The Mephisto Effect is a good, straightforward heroine movie from Hawk Heroines. Starring the cute and sexy Cali Logan, the movie features the humor we’ve come to expect from the makers of the Slayer Paris series, and a couple of extended beat-down scenes that should please fans of heroine peril films.
The Mephisto Effect begins with something I don’t think I’ve ever seen in a heroine film before: a superheroine with a massive hangover. Cali Logan wakes up on her couch to the sound of a ringing telephone. She half-consciously reaches over and knocks down several empty beer cans. This is actually pretty funny (although the record-scratching effect is a bit of a cliche). Anyway, this is how we’re introduced to our superheroine, Powerhawk.
While trying to wake up, Powerhawk suddenly has flashbacks of her previous adventure with her mentor, Demonhawk. During this extended flashback (which comprises almost the first half of the video), we’re introduced to the main villain, Mephisto, and his strange weapon that shoots out a beam of energy that incapacitates Demonhawk. When Cali Logan’s Powerhawk tries to run to help out her partner, Mephisto shoots out a beam of energy that creates a Star Trek-like force field, restraining Powerhawk behind an invisible wall. Powerhawk is helpless, and can only watch as Mephisto beats down her mentor.
This results in some hilarious line readings from Cali Logan. I don’t know if she’s simply not a very good actress or if she intentionally chose an incredibly campy acting style, but either way, it’s very funny to hear her say, “Get her hands off of her, you bastard!” I really loved Cali Logan’s delivery of these lines.
The makers of the Hawk Heroines and Slayer Paris films have an obsession with breasts and breast fondling. Now, there’s nothing wrong with that. Breasts are terrific. But each movie seems to feature an extended scene of breast fondling that serves as the centerpiece of the heroine’s torture. So if that’s your thing, you should be very, very happy with this film, as this flashback features three full minutes of Demonhawk having her breasts fondled by the bad guy. To me, this is too much of a good thing, but who am I to say?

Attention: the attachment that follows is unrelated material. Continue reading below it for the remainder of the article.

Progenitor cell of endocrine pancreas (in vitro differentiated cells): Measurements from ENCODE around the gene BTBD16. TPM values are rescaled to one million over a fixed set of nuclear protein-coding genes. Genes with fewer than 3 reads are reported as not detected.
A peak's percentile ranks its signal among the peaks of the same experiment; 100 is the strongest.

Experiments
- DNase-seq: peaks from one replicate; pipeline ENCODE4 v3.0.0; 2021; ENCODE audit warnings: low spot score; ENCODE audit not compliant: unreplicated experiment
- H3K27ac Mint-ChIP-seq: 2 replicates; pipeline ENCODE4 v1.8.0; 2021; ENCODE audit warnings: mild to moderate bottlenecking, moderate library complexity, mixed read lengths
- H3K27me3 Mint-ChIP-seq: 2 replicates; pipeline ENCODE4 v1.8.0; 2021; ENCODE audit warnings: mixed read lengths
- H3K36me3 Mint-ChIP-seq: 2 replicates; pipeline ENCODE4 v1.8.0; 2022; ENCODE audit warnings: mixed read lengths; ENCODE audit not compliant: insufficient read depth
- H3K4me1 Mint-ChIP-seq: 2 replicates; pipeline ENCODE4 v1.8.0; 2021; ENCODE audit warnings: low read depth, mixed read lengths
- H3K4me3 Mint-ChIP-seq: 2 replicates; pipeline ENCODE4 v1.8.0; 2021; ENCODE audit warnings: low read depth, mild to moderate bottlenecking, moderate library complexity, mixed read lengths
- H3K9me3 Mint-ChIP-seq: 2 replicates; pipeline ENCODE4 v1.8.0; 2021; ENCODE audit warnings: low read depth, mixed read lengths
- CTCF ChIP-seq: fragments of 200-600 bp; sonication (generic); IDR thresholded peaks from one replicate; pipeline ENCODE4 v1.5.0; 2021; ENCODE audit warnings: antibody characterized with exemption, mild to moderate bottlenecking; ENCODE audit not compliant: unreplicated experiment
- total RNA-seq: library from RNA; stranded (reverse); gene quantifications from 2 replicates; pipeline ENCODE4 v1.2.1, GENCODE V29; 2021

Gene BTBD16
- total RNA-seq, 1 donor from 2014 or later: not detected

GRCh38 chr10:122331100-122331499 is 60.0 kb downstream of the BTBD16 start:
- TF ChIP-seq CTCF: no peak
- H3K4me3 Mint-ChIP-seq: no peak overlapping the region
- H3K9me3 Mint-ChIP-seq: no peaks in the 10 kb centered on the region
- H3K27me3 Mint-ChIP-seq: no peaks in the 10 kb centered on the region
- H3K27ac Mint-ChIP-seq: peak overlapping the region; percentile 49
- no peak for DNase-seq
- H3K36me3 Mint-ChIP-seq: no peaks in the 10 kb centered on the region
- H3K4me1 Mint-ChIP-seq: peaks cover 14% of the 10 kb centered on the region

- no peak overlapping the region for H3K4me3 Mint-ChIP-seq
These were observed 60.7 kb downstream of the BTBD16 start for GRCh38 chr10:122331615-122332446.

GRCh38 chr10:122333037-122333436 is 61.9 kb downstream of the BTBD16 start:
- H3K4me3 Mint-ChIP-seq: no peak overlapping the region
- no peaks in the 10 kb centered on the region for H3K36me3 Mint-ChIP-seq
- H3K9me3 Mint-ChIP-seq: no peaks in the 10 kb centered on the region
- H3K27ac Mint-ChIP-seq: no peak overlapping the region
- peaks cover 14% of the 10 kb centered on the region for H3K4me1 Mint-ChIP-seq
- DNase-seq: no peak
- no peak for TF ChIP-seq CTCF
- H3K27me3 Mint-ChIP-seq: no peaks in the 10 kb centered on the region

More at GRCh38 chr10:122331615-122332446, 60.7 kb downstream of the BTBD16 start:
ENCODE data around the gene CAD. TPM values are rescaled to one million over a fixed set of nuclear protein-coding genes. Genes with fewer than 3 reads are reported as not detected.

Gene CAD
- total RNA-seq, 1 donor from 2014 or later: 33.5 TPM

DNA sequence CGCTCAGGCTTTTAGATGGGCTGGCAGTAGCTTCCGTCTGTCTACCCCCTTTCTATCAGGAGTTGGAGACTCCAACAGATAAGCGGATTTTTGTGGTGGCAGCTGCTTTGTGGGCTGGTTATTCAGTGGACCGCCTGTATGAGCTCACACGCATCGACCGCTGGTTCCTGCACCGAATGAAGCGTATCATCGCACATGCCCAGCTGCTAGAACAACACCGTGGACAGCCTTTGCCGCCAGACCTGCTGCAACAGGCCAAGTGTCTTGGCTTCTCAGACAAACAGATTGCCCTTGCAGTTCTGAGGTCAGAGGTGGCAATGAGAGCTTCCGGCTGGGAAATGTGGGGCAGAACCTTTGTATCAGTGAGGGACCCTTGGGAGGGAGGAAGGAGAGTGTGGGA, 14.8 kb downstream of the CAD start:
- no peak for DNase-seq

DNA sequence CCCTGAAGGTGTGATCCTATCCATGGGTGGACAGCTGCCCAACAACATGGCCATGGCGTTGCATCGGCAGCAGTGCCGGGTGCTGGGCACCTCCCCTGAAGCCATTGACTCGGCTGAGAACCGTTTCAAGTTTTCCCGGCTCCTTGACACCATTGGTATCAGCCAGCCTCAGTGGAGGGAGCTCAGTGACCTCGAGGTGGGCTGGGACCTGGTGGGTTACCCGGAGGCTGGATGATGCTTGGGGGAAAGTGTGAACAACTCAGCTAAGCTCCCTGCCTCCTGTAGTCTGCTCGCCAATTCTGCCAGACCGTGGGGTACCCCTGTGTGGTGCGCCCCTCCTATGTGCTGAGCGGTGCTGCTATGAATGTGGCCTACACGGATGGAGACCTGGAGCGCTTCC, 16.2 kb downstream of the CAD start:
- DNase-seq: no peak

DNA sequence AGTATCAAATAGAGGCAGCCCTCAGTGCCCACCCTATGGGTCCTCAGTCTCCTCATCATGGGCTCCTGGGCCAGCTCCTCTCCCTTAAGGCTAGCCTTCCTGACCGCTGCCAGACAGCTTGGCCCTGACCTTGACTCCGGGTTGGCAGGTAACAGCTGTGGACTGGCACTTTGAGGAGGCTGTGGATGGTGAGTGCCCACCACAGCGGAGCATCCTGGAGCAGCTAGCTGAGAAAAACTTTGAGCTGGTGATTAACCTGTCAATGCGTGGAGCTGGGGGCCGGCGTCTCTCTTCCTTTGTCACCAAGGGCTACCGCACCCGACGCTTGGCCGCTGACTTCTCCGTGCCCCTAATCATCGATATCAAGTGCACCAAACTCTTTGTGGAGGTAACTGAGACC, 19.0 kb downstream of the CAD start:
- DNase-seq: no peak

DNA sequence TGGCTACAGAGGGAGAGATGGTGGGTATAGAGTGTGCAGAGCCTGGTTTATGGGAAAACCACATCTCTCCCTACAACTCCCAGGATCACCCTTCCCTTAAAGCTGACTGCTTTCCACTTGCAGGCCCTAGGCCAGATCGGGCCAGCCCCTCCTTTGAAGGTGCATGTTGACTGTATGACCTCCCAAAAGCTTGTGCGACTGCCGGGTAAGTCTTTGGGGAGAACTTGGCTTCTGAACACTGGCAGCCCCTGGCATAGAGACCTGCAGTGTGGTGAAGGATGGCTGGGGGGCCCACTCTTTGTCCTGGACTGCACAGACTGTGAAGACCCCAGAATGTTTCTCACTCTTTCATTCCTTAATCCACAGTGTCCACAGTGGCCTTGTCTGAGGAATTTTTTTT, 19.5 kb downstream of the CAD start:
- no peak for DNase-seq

The flashback ends, and Powerhawk receives a phone call saying she’s needed to stop a bank robbery (or something). This leads to a nice scene of Cali Logan changing into her superheroine outfit, full frontal nudity and all. (Although I do wonder why she takes so long to change outfits if there’s a bank robbery in progress).
Mephisto shows up in Powerhawk’s living room, and the two engage in battle. This fight scene lasts for the remainder of the film’s running time. Initially, Powerhawk manhandles the villain, punching and kicking him easily. But Mephisto whips out his strange weapon and shoots an energy beam at Powerhawk. I assume this is the titular “Mephisto Effect.” How does it work? Well, Mephisto explains it quite well: “With this (weapon)… I can stimulate your pain and pleasure receptors beyond your wildest imagination!”
Having stimulated Cali Logan’s pain and pleasure receptors beyond her wildest imagination, Mephisto begins the beating and torturing of Powerhawk, which lasts a really long time and features a little bit of everything. Face punching, slapping, belly punching, kicking, choking, fondling, spanking, hair pulling, foot massaging (?), verbal taunting, etc.
Finally, Mephisto shoves Cali Logan (I mean Powerhawk) against the wall, for another extended session of… breast fondling. This goes on for a while, and if you enjoy it, you’ll get your money’s worth here. The movie ends with the promise of a sexual encounter between Powerhawk and Mephisto, with the villain leading out heroine to “a more comfortable location.” We don’t see this encounter… this isn’t Dominated Heroines, after all.
I enjoyed “The Mephisto Effect” for its acting, particularly Cali Logan, although the actor playing the main villain is actually very good too. The scenes featuring Natalie Minx as Demonhawk are brief, and the main focus on the film is on the beat down of Cali Logan’s Powerhawk, and those scenes are pretty good. With these films, you never seem to get exactly what you want, and there are a few changes I would personally make. I think some scenes are too long, for example, but there are enough good qualities about “The Mephisto Effect” to justify the purchase price. I give it a B+.
The Mephisto Effect is now available at RingDivas.com